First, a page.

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if your heart isn't in it

What to Do if Your Heart Isn’t in It Anymore | Rediscover Your Passion for Exercise

What do you do if one day you turn around a realize you don’t enjoy your favorite workout anymore? We’re not talking about one bad day but a slow understanding that it no longer excites you. Is there anything you can do if your heart isn’t in it anymore?

Losing your passion for exercise can be challenging, especially if you see your preferred workout as part of your identity. Maybe you’re a runner, a yogi, or the proud owner of a home gym. So, where has all your motivation gone?

The important thing to remember is: you’re only human. Sometimes it’s only natural to need a change, so here are six key questions to ask yourself if your heart isn’t in it, but you aren’t sure why.

Do you need a new approach?

How long have you been doing the same workout at the same time of day? When you start counting, it may surprise you to discover that you’ve been keeping the same exercise regime for years (or even decades) now. While your workout has served you well, it’s also not surprising if you’ve started to lose passion for it.

So, how can you shake things up and find a new approach for the same exercise? If you’ve always gone for a run after work, why not challenge yourself to join the dawn patrol and start adding a sunrise rather than a sunset to your daily workout.

Similarly, if you’ve consistently been working out from home during the pandemic, perhaps now is the time to get back out there and join a group fitness class. Not only will you benefit from having a qualified instructor observe your form and technique again, but you’ll also be surrounded by other people who are passionate about your workout.

Are you getting enough rest?

It all comes down to rest and recovery. When we don’t have an adequate sleep, we will struggle to make good choices and feel motivated.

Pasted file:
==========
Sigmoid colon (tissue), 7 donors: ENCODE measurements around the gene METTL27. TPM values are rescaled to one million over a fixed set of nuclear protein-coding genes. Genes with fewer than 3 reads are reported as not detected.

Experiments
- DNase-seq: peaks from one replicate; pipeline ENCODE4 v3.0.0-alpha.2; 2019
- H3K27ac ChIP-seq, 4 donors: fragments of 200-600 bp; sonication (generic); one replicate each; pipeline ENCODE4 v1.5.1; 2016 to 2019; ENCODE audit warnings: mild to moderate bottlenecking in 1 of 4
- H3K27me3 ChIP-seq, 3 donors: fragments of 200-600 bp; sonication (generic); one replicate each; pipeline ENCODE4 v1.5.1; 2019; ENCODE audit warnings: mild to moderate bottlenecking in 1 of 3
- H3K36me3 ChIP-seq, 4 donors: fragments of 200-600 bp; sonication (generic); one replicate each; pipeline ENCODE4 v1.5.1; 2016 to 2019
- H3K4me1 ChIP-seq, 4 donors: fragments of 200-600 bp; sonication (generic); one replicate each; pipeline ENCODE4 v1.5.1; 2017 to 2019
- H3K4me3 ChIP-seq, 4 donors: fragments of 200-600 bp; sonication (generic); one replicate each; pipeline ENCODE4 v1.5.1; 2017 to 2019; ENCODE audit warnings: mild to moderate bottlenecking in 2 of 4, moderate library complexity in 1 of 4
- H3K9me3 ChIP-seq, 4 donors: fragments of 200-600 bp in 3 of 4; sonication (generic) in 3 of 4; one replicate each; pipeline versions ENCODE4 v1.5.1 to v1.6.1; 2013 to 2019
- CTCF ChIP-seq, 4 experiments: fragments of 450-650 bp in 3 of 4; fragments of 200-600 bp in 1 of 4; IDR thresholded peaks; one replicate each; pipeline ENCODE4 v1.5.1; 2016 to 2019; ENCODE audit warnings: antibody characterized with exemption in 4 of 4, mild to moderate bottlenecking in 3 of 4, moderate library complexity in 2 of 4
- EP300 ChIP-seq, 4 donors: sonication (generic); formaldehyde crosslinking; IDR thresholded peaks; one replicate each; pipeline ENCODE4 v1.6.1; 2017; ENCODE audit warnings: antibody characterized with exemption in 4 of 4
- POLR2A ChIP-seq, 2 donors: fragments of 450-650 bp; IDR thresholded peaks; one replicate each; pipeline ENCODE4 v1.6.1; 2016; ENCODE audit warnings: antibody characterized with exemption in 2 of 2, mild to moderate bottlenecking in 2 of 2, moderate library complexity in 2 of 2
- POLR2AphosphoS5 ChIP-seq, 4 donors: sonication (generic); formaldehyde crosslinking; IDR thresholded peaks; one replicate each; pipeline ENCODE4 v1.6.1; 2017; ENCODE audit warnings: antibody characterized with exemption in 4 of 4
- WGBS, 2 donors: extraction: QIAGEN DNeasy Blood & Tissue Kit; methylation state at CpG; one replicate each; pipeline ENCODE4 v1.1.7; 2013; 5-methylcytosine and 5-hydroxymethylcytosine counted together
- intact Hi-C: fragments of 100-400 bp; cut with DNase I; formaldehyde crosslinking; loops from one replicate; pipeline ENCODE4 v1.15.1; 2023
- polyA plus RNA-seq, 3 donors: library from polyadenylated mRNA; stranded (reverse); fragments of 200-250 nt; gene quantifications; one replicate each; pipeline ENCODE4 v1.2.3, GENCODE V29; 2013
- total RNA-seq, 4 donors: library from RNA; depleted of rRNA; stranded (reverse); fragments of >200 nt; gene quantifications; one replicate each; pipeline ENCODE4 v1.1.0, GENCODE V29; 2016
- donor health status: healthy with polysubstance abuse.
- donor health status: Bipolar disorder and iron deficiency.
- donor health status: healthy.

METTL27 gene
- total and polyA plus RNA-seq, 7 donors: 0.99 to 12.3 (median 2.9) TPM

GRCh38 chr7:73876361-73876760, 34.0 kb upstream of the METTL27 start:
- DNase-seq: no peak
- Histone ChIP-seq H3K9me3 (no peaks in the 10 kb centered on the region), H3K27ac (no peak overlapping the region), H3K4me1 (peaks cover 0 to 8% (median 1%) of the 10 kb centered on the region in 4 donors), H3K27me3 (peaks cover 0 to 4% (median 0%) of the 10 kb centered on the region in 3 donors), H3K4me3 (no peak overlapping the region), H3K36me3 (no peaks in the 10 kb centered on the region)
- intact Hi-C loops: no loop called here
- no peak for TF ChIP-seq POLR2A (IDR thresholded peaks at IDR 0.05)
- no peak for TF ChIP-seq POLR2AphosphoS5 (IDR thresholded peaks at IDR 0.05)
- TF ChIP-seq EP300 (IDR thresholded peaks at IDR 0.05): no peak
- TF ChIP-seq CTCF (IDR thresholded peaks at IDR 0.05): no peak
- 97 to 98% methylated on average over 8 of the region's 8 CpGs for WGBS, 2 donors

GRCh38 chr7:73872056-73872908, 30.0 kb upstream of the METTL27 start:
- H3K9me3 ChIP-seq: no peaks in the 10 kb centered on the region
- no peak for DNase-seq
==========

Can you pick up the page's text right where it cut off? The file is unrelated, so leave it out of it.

Heikki Huovinen, Senior Performance Coach, Hintsa Performance

If you’re suddenly feeling drained of enthusiasm, perhaps it isn’t your passion for exercise that is suffering. A lack of sleep can make everything seem dull and futile. For Heikki Huovinen, a Senior Performance Coach at Hintsa Performance, “it all comes down to rest and recovery. When we don’t have an adequate sleep, we will struggle to make good choices and feel motivated.”

The first thing to do is look at your sleeping patterns over the past weeks. Have you consistently had the quality and quantity of sleep you need regularly? Using Nightly Recharge™ to measure your overnight recovery is an easy way to track your sleep each night, and you can see insights into your previous weeks of sleep on Polar Flow, helping you to gauge precisely how well you have been resting.

So, what can you do if you haven’t been recovering sufficiently? There is an enormous range of influences in our modern life that can cause us to struggle with sleep – from alcohol and the food we eat at night to screen light and air quality in our bedrooms. It’s also essential to learn how to activate our parasympathetic nervous system every evening, calming ourselves after the stresses of everyday life, with calming practices such as sleep meditation.

Do you need new goals?

Can you remember what initially motivated you to start working out? Perhaps you wanted to run a marathon, master a yoga inversion, or simply have a toned set of abs. Now, think about how long ago you achieved this goal. If it was a while ago, perhaps you need something new to work towards.

Set a goal with a ‘when/else’ statement that sets out the context or cue that triggers your behavioral response.

Dr. Amanda Rebar, Director of the Motivation of Health Behaviours (MoHB) Lab

Approach exercise in the same way you would with your work. If you completed the goals you had for your job and then just kept on chugging along without creating new ones, you’d eventually (or very quickly) get bored of the daily grind. Refreshing your goals every once in a will help keep you motivated, engaged, and curious about the way you exercise.